TERP was originally designed to support the NSF grant, “Indexing Energy Vulnerability.” And as I say below, I think I was cautiously hopeful that the platform could have a public user community -- collaborators in the nonprofit world; other energy experts in Philadelphia; and even community members who participate in the research. But I had mostly imagined it as, prioritized, its identity as a research archive (read: storage) with potential for collaborative analysis and publication. Part of me wouldn’t allow the rest of me to hope for more than storage. I’ve worked on enough digital projects over the last eighteen years to know that making a digital space is its own separate project. TERP as platform was always secondary to “Indexing Energy Vulnerability” as social science study. This is my project manager part speaking.
But, in December 2019, as we began surveying community members, they began to ask what this work (the survey) was good for. Like, really coming after the research team members during the surveys themselves (Philadelphia is overstudied so people are sharp on research ethics). So, we thought, we’ve got to spend more time making TERP public and accessible to community members. So that’s become a priority for us the last three months -- its public useability. So, people who participated in the survey can see the data visualizations from individual questions and excerpts from the survey. People we interview can point people to their transcripts (like the Executive Director of a CDC we recently interviewed, who really wants us to make our work and his work visible by curating an essay around the transcript). In other words, the more research we do, the more opportunity there is to make TERP the platform public and useable to a wider community of energy rights stakeholders. But we weren’t prioritizing this until we began the survey and people expressed interest in it.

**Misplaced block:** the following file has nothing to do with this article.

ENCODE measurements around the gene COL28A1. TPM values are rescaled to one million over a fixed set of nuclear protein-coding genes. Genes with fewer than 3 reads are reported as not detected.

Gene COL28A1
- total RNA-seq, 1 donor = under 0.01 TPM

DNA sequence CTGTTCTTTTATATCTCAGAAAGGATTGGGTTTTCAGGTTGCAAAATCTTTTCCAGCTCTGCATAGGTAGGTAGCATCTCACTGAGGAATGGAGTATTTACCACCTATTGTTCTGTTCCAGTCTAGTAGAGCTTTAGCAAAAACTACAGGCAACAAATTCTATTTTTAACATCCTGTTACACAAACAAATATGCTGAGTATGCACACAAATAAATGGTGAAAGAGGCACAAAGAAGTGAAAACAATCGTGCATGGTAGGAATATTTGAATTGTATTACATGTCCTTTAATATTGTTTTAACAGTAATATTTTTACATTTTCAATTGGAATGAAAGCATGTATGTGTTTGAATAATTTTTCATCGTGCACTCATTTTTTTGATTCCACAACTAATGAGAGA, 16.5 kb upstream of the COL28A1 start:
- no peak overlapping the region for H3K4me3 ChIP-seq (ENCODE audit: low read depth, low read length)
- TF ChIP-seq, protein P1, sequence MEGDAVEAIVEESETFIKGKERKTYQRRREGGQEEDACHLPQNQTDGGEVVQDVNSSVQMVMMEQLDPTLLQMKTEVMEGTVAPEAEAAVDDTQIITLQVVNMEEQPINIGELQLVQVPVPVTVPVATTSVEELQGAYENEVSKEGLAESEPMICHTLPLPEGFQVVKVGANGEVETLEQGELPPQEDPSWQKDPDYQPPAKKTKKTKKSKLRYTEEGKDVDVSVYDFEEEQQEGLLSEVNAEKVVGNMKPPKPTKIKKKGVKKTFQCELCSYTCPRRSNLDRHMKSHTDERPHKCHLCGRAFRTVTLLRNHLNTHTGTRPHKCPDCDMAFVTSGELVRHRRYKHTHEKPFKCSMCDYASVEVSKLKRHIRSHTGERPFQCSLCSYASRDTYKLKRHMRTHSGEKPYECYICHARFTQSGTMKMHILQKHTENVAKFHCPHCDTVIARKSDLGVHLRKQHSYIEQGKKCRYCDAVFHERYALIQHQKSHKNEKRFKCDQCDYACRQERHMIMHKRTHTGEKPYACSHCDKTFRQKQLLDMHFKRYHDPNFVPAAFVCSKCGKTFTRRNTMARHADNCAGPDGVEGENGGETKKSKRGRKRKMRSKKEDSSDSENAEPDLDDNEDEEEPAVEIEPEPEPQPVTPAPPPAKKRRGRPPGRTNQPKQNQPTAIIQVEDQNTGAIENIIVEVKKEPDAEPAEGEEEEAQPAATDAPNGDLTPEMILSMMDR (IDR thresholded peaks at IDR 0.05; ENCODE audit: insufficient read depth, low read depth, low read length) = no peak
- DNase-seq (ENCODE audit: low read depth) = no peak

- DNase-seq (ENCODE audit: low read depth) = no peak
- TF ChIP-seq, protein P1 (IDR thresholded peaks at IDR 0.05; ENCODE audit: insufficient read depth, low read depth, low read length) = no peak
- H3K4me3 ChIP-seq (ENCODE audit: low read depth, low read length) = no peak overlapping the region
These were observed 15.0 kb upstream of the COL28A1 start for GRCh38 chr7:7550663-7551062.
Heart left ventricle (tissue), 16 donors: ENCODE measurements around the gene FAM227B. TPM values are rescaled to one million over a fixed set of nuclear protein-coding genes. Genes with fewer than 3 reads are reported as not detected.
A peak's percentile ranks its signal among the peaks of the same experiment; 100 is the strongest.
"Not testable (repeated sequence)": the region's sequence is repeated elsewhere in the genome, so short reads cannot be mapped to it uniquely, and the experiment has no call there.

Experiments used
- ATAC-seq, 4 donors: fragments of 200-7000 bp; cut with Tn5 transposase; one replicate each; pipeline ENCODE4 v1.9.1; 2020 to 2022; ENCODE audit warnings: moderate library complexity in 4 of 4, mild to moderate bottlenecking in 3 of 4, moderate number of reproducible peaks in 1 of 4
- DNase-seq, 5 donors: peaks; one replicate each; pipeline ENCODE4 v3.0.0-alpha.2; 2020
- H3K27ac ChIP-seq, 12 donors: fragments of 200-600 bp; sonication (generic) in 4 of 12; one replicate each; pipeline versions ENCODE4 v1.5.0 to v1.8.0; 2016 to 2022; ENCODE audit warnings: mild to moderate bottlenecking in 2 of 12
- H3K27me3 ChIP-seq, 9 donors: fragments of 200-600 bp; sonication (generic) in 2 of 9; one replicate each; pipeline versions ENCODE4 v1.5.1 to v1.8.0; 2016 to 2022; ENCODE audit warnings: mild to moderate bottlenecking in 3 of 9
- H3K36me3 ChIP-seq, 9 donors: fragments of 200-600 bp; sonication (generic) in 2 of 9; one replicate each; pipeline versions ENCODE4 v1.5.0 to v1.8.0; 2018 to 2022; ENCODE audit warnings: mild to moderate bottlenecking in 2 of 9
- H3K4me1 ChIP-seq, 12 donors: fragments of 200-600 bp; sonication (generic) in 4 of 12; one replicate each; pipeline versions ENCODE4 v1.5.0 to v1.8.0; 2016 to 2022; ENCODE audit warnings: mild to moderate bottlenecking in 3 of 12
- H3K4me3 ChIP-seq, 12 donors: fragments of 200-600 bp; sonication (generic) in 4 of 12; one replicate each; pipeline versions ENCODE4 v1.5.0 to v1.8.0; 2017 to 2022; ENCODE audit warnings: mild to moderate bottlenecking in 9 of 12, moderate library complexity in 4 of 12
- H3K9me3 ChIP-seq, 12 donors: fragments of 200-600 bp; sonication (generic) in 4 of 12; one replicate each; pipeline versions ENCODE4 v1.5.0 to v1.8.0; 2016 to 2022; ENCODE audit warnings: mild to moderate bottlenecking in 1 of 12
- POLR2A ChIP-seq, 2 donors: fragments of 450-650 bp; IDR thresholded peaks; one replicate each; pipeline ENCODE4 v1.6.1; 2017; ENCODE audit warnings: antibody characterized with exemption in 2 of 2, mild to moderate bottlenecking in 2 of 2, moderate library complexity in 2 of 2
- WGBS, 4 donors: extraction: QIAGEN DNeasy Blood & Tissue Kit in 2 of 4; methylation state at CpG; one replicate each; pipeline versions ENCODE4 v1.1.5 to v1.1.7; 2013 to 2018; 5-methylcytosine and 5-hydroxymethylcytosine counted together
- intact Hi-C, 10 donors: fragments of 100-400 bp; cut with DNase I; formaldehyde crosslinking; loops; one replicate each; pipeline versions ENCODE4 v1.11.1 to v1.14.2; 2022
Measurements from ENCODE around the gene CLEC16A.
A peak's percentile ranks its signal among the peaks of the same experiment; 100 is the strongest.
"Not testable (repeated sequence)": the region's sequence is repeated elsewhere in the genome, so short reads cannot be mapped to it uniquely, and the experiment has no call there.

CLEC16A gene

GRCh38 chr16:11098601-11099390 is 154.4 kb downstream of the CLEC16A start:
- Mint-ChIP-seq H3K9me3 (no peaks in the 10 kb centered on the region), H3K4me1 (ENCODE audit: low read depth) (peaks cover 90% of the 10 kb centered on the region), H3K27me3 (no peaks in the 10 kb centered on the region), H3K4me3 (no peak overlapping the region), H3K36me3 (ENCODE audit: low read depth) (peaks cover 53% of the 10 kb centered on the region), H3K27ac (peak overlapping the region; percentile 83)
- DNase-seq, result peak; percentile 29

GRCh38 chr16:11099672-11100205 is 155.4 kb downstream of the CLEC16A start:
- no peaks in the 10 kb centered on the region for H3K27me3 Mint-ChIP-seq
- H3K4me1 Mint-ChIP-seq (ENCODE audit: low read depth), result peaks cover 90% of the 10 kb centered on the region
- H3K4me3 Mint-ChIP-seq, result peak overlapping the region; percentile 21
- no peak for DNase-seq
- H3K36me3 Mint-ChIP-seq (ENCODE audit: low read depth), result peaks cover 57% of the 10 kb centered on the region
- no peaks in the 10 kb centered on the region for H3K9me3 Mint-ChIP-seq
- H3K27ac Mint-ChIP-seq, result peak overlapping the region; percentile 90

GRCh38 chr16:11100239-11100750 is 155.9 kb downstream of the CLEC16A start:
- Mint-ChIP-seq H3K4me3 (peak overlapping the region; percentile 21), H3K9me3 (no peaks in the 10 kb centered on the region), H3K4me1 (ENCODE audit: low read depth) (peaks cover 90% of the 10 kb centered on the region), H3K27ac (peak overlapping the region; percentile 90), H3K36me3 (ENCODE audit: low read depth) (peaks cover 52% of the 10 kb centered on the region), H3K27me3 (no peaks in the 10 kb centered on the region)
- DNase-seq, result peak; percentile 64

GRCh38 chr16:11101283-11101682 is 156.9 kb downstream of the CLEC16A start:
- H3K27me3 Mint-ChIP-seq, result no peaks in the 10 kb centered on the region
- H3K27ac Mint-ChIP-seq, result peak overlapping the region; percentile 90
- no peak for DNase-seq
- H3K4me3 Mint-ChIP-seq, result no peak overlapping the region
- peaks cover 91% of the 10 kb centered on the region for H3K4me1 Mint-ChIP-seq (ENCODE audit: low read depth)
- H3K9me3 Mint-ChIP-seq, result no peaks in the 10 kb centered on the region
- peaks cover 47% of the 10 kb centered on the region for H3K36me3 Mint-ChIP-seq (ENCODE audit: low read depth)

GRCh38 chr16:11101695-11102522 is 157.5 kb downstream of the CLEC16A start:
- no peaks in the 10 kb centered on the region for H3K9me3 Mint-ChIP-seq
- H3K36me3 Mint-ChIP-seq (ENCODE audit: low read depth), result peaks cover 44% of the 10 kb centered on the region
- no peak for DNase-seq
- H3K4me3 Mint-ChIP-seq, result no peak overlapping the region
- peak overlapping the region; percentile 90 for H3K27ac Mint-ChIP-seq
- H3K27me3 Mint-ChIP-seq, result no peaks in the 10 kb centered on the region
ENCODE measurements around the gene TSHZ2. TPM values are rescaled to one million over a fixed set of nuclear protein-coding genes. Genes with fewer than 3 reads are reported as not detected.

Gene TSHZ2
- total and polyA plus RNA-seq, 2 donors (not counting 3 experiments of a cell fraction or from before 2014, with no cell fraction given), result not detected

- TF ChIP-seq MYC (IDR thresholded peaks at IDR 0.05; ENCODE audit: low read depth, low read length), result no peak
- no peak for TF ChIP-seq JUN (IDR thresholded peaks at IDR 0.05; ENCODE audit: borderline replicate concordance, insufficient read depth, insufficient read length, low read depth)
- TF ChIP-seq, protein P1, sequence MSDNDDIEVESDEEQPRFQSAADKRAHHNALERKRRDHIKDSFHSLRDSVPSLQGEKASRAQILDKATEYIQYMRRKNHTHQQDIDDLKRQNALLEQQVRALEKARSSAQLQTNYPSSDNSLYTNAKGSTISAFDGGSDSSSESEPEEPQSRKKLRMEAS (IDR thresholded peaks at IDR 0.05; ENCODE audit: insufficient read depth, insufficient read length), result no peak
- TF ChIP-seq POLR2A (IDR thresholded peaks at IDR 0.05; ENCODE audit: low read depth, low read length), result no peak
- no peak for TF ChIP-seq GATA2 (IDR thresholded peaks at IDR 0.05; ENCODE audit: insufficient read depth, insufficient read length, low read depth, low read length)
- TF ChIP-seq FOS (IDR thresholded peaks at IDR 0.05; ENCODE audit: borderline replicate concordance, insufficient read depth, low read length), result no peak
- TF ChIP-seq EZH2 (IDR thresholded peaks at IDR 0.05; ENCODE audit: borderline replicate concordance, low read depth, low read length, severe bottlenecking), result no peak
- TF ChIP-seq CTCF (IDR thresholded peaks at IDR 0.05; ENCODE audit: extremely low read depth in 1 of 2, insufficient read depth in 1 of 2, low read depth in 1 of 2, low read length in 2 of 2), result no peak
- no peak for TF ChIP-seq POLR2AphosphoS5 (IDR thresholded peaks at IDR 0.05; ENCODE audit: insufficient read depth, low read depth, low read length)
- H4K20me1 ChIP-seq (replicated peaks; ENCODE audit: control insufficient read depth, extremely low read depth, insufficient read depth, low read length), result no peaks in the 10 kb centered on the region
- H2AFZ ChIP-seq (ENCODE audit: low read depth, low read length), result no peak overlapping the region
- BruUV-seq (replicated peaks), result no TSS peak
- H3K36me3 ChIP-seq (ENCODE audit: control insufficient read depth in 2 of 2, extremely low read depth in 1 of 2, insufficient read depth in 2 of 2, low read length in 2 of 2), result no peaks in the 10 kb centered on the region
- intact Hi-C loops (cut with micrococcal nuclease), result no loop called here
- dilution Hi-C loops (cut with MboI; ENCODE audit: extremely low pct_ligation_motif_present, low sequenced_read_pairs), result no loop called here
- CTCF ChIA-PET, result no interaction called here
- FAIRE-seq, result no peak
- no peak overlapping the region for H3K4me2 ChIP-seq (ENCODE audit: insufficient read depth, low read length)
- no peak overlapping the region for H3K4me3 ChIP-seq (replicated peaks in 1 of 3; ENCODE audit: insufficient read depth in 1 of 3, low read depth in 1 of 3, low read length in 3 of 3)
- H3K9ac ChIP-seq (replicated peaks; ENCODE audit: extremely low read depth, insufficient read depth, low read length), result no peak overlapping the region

Had you asked me six months ago, or eighteen months ago, if I could see myself making a PECE essay that would serve as a public resource going into a public hearing on water affordability, I would have said, maybe but it depends on doing a significant amount of design work --- things we should have done long ago maybe (About page, research bios, etc.)
In sum, the project’s identity has evolved from “Indexing Energy Vulnerability” NSF grant and housingenergy.info as the URL, to “The Energy Vulnerability Project”, a name I was never happy with (nor the housingenergy.info -- but it was a placeholder until the project could figure itself out) to “The Energy Rights Project” and related URL, a revision in our identity that was fueled by our desire to have a public interface that had a social justice platform -- energy rights -- which is more forward thinking that documenting energy vulnerability. So, by my account, there has been a sizeable shift in the social and discursive context that the platform is situated in: the pandemic, our increased collaboration with nonprofits and community organizations through the research over the last six months, and from our desire to push this idea of energy rights.